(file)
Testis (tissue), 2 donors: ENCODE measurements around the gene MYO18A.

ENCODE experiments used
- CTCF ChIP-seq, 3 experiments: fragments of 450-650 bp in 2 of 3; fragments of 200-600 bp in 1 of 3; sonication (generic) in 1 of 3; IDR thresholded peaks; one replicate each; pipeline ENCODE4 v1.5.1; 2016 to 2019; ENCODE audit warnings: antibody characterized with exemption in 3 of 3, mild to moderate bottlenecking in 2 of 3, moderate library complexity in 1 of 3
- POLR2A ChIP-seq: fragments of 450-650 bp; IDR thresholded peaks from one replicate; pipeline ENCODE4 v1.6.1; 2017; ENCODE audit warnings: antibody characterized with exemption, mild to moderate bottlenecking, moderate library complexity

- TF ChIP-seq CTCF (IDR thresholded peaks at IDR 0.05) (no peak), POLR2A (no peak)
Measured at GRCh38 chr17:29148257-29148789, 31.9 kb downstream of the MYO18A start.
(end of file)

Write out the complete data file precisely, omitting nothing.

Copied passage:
Testis (tissue), 2 donors: ENCODE measurements around the gene MYO18A.

ENCODE experiments used
- CTCF ChIP-seq, 3 experiments: fragments of 450-650 bp in 2 of 3; fragments of 200-600 bp in 1 of 3; sonication (generic) in 1 of 3; IDR thresholded peaks; one replicate each; pipeline ENCODE4 v1.5.1; 2016 to 2019; ENCODE audit warnings: antibody characterized with exemption in 3 of 3, mild to moderate bottlenecking in 2 of 3, moderate library complexity in 1 of 3
- POLR2A ChIP-seq: fragments of 450-650 bp; IDR thresholded peaks from one replicate; pipeline ENCODE4 v1.6.1; 2017; ENCODE audit warnings: antibody characterized with exemption, mild to moderate bottlenecking, moderate library complexity

- TF ChIP-seq CTCF (IDR thresholded peaks at IDR 0.05) (no peak), POLR2A (no peak)
Measured at GRCh38 chr17:29148257-29148789, 31.9 kb downstream of the MYO18A start.